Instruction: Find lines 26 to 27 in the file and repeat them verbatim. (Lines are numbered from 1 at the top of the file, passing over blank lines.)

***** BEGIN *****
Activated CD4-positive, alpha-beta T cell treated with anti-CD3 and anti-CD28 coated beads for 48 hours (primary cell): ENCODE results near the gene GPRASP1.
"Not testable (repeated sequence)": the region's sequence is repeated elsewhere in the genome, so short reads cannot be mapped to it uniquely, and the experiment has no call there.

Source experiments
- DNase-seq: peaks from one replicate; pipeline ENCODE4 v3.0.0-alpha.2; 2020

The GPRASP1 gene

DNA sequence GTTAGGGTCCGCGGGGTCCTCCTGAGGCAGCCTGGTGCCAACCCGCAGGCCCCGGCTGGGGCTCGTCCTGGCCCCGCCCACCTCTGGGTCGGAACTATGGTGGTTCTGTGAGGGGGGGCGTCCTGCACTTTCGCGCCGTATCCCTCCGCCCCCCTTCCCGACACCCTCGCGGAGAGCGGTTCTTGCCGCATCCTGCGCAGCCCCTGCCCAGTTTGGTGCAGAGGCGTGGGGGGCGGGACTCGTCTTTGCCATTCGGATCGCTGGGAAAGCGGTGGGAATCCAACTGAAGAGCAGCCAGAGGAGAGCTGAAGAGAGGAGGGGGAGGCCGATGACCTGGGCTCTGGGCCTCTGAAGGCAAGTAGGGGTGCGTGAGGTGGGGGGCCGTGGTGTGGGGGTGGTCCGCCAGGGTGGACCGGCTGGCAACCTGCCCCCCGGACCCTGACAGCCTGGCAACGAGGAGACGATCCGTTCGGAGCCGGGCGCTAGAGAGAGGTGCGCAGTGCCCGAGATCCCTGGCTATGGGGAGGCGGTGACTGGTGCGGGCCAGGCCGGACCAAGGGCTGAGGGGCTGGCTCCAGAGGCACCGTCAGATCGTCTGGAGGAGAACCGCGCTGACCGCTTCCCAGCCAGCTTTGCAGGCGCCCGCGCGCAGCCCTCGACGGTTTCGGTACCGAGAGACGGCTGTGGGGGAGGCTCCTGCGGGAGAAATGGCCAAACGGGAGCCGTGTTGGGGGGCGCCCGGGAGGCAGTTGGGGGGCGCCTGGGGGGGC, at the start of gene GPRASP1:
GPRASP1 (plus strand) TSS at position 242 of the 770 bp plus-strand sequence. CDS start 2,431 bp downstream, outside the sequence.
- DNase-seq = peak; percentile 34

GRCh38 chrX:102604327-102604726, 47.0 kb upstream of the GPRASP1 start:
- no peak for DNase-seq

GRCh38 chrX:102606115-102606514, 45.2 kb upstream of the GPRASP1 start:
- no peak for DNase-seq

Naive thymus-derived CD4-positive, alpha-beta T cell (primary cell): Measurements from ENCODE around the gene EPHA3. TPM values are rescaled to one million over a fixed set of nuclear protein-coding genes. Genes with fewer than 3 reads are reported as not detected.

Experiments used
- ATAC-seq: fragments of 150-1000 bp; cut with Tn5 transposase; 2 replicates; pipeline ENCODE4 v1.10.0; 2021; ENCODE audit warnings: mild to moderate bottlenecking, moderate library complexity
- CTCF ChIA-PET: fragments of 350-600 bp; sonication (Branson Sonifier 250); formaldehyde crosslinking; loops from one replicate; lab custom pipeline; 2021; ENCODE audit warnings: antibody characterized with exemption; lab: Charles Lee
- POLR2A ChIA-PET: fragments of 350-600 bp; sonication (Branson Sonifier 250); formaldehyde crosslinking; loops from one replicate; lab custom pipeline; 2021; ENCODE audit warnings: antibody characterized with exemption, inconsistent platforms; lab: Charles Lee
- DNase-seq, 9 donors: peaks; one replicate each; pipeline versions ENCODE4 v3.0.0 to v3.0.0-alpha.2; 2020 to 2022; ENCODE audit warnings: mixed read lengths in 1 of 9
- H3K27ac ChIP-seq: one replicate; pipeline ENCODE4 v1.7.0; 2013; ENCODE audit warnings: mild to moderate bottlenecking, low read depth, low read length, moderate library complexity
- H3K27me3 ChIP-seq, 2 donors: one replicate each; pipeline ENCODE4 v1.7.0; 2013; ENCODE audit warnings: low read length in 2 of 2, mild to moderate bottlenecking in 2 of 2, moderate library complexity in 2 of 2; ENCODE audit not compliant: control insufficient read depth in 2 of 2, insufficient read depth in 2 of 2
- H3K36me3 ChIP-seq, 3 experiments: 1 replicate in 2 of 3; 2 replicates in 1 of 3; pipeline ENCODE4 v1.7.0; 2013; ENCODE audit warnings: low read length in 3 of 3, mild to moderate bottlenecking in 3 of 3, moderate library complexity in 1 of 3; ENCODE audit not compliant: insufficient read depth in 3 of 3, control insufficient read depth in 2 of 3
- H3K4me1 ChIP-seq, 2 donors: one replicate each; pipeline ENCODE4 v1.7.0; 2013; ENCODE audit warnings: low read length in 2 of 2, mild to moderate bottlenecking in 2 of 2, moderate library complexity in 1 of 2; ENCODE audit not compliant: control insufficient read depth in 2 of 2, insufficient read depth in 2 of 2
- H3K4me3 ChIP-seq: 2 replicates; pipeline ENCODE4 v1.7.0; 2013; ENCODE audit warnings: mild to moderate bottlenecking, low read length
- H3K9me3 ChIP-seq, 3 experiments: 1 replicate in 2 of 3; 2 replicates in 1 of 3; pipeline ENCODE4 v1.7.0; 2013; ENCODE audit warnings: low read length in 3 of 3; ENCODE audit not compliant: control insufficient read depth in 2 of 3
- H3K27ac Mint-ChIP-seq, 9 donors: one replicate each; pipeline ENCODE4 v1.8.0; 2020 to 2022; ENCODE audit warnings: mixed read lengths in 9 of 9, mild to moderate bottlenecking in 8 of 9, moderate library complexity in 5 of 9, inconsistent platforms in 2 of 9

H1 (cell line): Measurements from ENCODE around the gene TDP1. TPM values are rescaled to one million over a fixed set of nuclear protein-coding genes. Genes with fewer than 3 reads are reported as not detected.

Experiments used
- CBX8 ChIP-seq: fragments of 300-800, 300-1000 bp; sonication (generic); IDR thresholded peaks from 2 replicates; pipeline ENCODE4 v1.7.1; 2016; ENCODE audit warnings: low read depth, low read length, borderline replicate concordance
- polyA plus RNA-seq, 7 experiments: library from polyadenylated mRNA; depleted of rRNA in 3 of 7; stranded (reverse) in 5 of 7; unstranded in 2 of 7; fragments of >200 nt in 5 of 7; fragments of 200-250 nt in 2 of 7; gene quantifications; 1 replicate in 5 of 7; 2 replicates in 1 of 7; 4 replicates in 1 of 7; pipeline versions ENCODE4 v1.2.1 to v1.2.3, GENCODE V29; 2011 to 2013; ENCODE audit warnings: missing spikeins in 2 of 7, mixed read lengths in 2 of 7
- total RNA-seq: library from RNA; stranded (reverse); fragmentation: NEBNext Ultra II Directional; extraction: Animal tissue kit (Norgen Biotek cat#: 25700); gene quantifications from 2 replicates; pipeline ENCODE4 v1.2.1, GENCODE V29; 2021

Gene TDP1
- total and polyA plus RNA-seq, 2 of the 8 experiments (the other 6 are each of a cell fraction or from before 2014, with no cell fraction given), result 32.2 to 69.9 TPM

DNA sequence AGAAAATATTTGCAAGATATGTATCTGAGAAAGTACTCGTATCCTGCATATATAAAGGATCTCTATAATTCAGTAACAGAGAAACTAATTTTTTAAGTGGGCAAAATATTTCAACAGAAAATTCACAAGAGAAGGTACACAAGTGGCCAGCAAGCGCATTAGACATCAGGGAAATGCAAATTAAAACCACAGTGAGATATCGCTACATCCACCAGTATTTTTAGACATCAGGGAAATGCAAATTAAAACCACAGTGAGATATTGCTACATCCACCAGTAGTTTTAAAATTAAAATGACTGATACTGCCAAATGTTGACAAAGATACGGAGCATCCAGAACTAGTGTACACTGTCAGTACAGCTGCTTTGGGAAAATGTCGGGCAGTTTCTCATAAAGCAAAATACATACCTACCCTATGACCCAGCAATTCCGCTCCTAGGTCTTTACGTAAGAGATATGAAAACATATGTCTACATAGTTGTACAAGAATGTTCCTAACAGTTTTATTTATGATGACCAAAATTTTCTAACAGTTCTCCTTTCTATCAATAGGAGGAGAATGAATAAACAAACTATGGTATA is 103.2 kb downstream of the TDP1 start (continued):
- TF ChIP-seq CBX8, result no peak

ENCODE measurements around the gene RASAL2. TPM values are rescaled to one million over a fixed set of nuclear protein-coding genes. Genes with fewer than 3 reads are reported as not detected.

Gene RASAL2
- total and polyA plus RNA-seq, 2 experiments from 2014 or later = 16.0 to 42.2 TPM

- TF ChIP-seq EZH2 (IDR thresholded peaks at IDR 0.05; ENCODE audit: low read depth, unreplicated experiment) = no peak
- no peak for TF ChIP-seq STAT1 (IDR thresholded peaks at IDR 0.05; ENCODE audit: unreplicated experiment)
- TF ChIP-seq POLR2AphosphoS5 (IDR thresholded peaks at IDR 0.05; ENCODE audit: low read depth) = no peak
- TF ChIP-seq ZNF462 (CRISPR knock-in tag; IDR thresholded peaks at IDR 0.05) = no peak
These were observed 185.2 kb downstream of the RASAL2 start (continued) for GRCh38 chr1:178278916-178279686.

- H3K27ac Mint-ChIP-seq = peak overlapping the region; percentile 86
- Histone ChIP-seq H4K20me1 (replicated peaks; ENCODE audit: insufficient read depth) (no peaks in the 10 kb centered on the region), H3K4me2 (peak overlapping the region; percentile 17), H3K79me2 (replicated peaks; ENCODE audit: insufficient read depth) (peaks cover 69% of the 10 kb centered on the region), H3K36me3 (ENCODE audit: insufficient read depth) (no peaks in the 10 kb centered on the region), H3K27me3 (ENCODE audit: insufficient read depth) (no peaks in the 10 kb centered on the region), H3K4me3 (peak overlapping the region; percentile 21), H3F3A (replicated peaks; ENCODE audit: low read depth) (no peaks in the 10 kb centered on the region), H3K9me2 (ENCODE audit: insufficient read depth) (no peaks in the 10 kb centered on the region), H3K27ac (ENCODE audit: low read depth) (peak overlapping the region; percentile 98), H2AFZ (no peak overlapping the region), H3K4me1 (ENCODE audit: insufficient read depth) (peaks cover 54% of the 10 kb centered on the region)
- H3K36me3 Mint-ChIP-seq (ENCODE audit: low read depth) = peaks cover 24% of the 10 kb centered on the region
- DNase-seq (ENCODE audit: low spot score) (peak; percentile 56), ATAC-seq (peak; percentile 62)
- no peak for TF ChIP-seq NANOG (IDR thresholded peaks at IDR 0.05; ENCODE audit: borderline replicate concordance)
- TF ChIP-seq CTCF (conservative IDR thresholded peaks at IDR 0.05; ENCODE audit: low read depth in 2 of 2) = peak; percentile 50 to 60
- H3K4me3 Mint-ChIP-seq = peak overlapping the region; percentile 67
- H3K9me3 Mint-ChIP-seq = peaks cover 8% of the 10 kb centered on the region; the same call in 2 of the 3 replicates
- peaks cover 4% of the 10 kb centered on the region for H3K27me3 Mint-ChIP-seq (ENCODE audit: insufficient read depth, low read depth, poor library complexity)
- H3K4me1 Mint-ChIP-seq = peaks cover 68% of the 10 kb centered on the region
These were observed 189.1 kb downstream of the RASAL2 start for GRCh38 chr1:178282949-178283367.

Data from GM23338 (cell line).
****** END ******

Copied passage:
H1 (cell line): Measurements from ENCODE around the gene TDP1. TPM values are rescaled to one million over a fixed set of nuclear protein-coding genes. Genes with fewer than 3 reads are reported as not detected.

Experiments used